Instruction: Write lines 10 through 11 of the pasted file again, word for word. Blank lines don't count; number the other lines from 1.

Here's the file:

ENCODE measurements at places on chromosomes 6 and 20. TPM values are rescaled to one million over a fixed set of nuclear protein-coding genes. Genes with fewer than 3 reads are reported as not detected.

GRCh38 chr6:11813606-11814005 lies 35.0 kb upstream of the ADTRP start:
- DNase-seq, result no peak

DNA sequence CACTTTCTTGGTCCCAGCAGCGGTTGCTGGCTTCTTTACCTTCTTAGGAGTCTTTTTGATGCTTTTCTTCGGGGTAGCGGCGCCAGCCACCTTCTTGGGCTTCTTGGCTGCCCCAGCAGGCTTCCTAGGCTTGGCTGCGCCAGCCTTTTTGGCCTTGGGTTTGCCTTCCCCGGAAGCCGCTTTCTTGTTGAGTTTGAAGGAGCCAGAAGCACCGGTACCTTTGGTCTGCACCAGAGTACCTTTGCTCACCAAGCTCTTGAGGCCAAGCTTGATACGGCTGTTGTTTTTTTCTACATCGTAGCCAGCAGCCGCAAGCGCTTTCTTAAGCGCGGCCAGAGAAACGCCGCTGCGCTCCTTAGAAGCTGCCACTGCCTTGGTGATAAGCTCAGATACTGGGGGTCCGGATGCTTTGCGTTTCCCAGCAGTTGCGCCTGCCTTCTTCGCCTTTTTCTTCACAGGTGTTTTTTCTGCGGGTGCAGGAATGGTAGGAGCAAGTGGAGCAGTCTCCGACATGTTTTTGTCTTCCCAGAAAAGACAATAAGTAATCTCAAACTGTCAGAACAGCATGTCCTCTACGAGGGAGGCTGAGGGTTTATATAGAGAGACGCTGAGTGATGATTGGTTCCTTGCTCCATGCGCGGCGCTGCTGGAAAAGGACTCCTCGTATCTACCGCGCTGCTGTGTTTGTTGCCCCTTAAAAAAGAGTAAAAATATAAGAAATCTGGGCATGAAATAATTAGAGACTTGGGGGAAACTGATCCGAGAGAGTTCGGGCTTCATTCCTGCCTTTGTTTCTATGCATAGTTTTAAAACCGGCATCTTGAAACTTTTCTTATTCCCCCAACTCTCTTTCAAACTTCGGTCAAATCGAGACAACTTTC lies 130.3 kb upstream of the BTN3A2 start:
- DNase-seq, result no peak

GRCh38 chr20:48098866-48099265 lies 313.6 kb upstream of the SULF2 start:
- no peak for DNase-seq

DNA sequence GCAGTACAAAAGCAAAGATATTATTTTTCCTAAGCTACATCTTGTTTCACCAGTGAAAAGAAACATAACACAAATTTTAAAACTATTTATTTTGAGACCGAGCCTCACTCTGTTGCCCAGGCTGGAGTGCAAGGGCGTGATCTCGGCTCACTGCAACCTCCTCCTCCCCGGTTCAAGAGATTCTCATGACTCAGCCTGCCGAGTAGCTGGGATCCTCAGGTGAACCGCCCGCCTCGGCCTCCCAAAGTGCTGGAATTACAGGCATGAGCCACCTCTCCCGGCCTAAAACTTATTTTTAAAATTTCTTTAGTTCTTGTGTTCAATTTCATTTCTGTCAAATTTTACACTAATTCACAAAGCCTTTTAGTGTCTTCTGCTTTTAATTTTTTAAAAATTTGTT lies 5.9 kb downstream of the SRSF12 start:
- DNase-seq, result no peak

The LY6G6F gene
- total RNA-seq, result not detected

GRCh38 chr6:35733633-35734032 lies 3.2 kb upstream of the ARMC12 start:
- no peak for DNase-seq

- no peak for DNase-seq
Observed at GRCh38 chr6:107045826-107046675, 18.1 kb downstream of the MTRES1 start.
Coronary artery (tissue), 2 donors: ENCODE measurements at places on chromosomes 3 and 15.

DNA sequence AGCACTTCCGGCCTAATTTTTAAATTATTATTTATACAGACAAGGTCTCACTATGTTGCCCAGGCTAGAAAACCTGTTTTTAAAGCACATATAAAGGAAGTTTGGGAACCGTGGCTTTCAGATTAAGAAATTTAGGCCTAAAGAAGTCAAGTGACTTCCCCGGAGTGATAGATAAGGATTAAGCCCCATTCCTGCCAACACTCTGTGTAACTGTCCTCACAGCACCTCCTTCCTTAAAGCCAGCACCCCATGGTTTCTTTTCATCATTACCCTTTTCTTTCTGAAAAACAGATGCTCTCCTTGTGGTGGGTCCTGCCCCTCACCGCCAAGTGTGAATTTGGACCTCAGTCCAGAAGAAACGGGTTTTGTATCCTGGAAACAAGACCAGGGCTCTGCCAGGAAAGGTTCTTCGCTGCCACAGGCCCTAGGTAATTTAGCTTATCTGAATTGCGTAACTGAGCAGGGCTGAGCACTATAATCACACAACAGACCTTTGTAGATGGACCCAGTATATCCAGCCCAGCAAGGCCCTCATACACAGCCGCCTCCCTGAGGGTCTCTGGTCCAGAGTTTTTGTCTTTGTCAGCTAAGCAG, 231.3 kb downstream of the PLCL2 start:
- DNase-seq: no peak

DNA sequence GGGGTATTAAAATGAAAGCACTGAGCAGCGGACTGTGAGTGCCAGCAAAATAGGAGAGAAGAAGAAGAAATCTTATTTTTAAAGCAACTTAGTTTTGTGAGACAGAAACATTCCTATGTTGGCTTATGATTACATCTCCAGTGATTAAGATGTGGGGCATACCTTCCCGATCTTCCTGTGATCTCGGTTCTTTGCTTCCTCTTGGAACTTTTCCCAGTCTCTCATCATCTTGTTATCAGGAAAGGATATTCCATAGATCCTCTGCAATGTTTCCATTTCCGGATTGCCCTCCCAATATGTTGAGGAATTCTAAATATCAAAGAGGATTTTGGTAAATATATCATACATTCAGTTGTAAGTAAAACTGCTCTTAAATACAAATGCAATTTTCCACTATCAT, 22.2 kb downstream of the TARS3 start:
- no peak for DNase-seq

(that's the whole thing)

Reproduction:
The LY6G6F gene
- total RNA-seq, result not detected